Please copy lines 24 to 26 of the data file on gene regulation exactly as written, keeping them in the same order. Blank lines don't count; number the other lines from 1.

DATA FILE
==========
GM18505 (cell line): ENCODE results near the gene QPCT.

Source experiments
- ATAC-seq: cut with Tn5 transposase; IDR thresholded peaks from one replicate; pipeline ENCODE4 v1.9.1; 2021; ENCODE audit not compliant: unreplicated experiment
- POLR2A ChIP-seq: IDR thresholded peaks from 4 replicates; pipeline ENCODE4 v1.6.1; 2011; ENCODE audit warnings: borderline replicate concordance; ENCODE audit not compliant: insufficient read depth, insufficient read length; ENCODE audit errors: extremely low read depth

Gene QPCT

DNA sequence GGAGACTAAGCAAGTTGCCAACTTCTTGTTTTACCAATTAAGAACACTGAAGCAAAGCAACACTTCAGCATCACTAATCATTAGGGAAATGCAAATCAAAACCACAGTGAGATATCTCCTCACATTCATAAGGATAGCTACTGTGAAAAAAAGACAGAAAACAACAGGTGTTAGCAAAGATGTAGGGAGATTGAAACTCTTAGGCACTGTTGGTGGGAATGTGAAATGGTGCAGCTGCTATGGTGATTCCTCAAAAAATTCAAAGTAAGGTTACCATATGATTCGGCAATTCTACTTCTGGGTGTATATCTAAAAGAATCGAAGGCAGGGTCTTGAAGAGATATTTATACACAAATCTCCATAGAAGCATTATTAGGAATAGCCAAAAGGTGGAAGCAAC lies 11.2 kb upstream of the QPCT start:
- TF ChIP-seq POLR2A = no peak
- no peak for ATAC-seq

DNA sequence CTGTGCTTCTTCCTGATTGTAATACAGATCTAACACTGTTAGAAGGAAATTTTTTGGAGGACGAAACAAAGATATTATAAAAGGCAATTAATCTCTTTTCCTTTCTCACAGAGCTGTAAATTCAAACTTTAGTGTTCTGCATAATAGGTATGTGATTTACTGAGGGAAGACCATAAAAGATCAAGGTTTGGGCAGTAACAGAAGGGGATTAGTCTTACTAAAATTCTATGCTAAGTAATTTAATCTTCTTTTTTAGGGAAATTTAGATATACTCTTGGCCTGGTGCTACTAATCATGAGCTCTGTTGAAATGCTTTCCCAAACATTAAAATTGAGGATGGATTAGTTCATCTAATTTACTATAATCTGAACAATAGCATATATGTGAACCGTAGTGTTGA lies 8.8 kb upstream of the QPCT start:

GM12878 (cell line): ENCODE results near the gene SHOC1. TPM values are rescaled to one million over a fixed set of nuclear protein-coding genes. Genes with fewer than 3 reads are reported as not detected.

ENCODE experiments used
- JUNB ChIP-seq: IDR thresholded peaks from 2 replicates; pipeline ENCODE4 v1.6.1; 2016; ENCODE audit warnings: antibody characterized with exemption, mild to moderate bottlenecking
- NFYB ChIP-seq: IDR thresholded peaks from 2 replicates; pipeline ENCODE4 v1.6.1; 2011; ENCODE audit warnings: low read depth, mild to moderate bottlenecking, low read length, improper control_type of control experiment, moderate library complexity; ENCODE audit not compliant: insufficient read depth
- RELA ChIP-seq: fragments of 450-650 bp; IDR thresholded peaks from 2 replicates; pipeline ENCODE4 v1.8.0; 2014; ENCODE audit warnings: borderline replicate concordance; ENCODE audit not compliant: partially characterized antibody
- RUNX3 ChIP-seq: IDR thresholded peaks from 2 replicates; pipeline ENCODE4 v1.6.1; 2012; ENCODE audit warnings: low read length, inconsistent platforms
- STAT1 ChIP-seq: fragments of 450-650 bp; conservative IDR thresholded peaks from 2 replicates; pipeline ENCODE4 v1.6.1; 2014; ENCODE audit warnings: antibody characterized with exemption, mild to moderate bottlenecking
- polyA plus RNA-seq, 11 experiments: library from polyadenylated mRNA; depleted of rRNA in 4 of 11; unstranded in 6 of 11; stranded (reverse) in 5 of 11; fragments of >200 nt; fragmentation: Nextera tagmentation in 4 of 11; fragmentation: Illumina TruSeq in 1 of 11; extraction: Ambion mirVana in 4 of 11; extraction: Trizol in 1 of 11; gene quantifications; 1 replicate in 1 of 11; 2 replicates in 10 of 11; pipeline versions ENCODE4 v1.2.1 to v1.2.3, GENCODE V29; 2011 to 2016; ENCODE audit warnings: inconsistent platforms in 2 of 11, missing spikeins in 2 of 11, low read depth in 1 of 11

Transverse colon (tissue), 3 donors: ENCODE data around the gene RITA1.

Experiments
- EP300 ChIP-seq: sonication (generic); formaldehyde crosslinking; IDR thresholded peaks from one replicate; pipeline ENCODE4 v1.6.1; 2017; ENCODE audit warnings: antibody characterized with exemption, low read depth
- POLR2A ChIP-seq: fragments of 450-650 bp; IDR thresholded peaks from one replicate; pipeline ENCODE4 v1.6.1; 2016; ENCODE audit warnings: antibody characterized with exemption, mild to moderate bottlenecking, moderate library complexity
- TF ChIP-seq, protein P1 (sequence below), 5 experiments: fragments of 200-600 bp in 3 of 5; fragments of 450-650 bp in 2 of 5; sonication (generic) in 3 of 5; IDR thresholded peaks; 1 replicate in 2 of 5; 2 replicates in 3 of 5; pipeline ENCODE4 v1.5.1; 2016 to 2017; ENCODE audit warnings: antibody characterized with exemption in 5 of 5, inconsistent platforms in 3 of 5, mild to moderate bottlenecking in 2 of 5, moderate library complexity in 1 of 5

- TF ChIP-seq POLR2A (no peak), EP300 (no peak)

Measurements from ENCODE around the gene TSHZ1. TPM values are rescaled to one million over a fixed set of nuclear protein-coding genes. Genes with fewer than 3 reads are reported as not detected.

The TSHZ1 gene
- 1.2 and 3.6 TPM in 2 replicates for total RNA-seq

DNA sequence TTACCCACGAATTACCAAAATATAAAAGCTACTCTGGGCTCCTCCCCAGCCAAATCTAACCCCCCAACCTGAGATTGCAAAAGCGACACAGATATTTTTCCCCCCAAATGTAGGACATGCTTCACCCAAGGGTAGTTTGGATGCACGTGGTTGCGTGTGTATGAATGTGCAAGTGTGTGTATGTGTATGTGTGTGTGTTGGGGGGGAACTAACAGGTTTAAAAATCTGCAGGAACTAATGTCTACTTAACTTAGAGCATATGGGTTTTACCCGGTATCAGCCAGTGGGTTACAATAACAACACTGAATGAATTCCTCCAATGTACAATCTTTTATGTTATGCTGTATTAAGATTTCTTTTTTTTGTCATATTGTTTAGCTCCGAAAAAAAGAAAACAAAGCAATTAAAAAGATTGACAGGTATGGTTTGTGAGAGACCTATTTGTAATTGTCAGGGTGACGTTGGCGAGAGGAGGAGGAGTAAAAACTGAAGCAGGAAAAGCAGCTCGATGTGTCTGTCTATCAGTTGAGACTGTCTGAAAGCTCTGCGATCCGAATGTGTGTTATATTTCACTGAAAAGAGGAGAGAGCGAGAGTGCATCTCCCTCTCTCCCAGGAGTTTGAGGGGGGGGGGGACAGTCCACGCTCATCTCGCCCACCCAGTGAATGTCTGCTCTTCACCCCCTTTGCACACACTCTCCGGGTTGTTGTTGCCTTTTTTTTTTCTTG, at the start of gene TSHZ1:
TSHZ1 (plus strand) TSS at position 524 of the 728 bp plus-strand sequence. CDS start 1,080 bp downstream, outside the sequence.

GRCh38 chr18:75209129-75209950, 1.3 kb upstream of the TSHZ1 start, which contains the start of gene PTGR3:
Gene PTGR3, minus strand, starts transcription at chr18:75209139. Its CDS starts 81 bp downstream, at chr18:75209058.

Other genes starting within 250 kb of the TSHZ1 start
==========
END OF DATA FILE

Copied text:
Measurements from ENCODE around the gene TSHZ1. TPM values are rescaled to one million over a fixed set of nuclear protein-coding genes. Genes with fewer than 3 reads are reported as not detected.

The TSHZ1 gene
- 1.2 and 3.6 TPM in 2 replicates for total RNA-seq